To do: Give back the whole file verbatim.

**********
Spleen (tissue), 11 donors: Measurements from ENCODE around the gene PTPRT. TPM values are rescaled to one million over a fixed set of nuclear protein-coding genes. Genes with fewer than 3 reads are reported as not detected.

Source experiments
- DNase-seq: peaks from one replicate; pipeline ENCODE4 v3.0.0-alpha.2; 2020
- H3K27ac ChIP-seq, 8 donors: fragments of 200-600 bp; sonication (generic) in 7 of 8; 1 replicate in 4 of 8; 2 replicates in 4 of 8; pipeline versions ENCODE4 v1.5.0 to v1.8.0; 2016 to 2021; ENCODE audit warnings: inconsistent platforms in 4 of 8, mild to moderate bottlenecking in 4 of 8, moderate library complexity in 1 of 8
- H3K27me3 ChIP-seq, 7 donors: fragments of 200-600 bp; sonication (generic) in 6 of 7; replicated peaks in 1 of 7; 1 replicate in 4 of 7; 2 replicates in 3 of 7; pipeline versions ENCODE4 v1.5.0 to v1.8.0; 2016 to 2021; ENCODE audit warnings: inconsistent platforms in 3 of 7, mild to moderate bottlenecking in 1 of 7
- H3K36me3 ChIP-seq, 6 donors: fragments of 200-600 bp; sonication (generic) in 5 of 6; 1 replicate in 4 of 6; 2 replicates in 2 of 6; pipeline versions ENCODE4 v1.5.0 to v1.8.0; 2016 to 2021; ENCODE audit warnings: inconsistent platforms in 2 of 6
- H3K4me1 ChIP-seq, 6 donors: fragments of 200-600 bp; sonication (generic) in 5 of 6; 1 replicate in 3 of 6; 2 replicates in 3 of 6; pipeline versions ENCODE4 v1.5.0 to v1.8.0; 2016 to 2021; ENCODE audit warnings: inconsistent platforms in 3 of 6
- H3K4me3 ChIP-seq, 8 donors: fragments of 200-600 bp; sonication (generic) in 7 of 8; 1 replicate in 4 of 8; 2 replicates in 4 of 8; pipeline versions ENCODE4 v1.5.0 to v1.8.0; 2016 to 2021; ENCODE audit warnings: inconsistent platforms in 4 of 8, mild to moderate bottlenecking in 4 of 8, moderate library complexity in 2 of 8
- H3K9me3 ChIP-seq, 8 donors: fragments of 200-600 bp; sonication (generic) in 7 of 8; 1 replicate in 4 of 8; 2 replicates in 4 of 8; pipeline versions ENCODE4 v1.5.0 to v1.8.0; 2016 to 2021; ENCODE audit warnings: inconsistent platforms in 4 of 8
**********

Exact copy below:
Spleen (tissue), 11 donors: Measurements from ENCODE around the gene PTPRT. TPM values are rescaled to one million over a fixed set of nuclear protein-coding genes. Genes with fewer than 3 reads are reported as not detected.

Source experiments
- DNase-seq: peaks from one replicate; pipeline ENCODE4 v3.0.0-alpha.2; 2020
- H3K27ac ChIP-seq, 8 donors: fragments of 200-600 bp; sonication (generic) in 7 of 8; 1 replicate in 4 of 8; 2 replicates in 4 of 8; pipeline versions ENCODE4 v1.5.0 to v1.8.0; 2016 to 2021; ENCODE audit warnings: inconsistent platforms in 4 of 8, mild to moderate bottlenecking in 4 of 8, moderate library complexity in 1 of 8
- H3K27me3 ChIP-seq, 7 donors: fragments of 200-600 bp; sonication (generic) in 6 of 7; replicated peaks in 1 of 7; 1 replicate in 4 of 7; 2 replicates in 3 of 7; pipeline versions ENCODE4 v1.5.0 to v1.8.0; 2016 to 2021; ENCODE audit warnings: inconsistent platforms in 3 of 7, mild to moderate bottlenecking in 1 of 7
- H3K36me3 ChIP-seq, 6 donors: fragments of 200-600 bp; sonication (generic) in 5 of 6; 1 replicate in 4 of 6; 2 replicates in 2 of 6; pipeline versions ENCODE4 v1.5.0 to v1.8.0; 2016 to 2021; ENCODE audit warnings: inconsistent platforms in 2 of 6
- H3K4me1 ChIP-seq, 6 donors: fragments of 200-600 bp; sonication (generic) in 5 of 6; 1 replicate in 3 of 6; 2 replicates in 3 of 6; pipeline versions ENCODE4 v1.5.0 to v1.8.0; 2016 to 2021; ENCODE audit warnings: inconsistent platforms in 3 of 6
- H3K4me3 ChIP-seq, 8 donors: fragments of 200-600 bp; sonication (generic) in 7 of 8; 1 replicate in 4 of 8; 2 replicates in 4 of 8; pipeline versions ENCODE4 v1.5.0 to v1.8.0; 2016 to 2021; ENCODE audit warnings: inconsistent platforms in 4 of 8, mild to moderate bottlenecking in 4 of 8, moderate library complexity in 2 of 8
- H3K9me3 ChIP-seq, 8 donors: fragments of 200-600 bp; sonication (generic) in 7 of 8; 1 replicate in 4 of 8; 2 replicates in 4 of 8; pipeline versions ENCODE4 v1.5.0 to v1.8.0; 2016 to 2021; ENCODE audit warnings: inconsistent platforms in 4 of 8